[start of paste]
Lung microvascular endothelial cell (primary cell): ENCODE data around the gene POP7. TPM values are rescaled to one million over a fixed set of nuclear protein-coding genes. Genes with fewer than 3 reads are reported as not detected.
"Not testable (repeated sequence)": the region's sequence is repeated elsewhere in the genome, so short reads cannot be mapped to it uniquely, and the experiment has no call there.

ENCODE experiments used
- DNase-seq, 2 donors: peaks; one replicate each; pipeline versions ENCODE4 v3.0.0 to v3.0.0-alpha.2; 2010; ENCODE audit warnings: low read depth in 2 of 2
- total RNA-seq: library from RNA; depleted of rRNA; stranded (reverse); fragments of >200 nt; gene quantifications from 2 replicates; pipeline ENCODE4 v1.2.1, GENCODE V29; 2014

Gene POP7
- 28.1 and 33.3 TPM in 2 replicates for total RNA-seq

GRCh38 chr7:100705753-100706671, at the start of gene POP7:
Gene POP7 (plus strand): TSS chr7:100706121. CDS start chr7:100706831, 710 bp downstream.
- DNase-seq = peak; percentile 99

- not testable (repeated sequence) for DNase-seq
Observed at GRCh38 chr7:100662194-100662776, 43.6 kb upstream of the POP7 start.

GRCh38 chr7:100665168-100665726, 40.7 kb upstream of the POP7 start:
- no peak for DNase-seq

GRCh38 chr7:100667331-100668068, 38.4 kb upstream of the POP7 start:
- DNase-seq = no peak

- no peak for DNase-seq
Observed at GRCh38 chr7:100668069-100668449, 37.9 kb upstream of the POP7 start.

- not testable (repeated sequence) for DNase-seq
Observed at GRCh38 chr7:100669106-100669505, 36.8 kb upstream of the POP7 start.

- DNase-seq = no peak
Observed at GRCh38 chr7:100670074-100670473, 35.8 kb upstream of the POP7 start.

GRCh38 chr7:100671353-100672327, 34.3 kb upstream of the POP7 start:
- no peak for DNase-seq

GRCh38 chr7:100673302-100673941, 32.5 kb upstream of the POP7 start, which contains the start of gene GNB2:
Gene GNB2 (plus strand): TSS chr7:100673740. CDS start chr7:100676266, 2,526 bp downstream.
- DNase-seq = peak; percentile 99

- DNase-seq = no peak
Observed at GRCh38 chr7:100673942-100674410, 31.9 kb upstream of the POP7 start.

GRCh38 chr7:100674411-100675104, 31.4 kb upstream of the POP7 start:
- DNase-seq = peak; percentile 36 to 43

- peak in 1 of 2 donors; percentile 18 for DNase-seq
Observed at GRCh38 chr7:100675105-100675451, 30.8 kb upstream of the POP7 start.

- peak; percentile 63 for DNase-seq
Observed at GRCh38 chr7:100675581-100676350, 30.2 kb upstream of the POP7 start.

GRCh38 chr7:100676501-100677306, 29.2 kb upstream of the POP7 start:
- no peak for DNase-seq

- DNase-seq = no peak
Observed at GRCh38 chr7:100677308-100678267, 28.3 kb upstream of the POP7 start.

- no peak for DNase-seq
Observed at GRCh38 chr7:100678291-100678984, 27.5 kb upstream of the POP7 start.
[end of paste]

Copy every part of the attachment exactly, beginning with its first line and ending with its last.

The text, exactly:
Lung microvascular endothelial cell (primary cell): ENCODE data around the gene POP7. TPM values are rescaled to one million over a fixed set of nuclear protein-coding genes. Genes with fewer than 3 reads are reported as not detected.
"Not testable (repeated sequence)": the region's sequence is repeated elsewhere in the genome, so short reads cannot be mapped to it uniquely, and the experiment has no call there.

ENCODE experiments used
- DNase-seq, 2 donors: peaks; one replicate each; pipeline versions ENCODE4 v3.0.0 to v3.0.0-alpha.2; 2010; ENCODE audit warnings: low read depth in 2 of 2
- total RNA-seq: library from RNA; depleted of rRNA; stranded (reverse); fragments of >200 nt; gene quantifications from 2 replicates; pipeline ENCODE4 v1.2.1, GENCODE V29; 2014

Gene POP7
- 28.1 and 33.3 TPM in 2 replicates for total RNA-seq

GRCh38 chr7:100705753-100706671, at the start of gene POP7:
Gene POP7 (plus strand): TSS chr7:100706121. CDS start chr7:100706831, 710 bp downstream.
- DNase-seq = peak; percentile 99

- not testable (repeated sequence) for DNase-seq
Observed at GRCh38 chr7:100662194-100662776, 43.6 kb upstream of the POP7 start.

GRCh38 chr7:100665168-100665726, 40.7 kb upstream of the POP7 start:
- no peak for DNase-seq

GRCh38 chr7:100667331-100668068, 38.4 kb upstream of the POP7 start:
- DNase-seq = no peak

- no peak for DNase-seq
Observed at GRCh38 chr7:100668069-100668449, 37.9 kb upstream of the POP7 start.

- not testable (repeated sequence) for DNase-seq
Observed at GRCh38 chr7:100669106-100669505, 36.8 kb upstream of the POP7 start.

- DNase-seq = no peak
Observed at GRCh38 chr7:100670074-100670473, 35.8 kb upstream of the POP7 start.

GRCh38 chr7:100671353-100672327, 34.3 kb upstream of the POP7 start:
- no peak for DNase-seq

GRCh38 chr7:100673302-100673941, 32.5 kb upstream of the POP7 start, which contains the start of gene GNB2:
Gene GNB2 (plus strand): TSS chr7:100673740. CDS start chr7:100676266, 2,526 bp downstream.
- DNase-seq = peak; percentile 99

- DNase-seq = no peak
Observed at GRCh38 chr7:100673942-100674410, 31.9 kb upstream of the POP7 start.

GRCh38 chr7:100674411-100675104, 31.4 kb upstream of the POP7 start:
- DNase-seq = peak; percentile 36 to 43

- peak in 1 of 2 donors; percentile 18 for DNase-seq
Observed at GRCh38 chr7:100675105-100675451, 30.8 kb upstream of the POP7 start.

- peak; percentile 63 for DNase-seq
Observed at GRCh38 chr7:100675581-100676350, 30.2 kb upstream of the POP7 start.

GRCh38 chr7:100676501-100677306, 29.2 kb upstream of the POP7 start:
- no peak for DNase-seq

- DNase-seq = no peak
Observed at GRCh38 chr7:100677308-100678267, 28.3 kb upstream of the POP7 start.

- no peak for DNase-seq
Observed at GRCh38 chr7:100678291-100678984, 27.5 kb upstream of the POP7 start.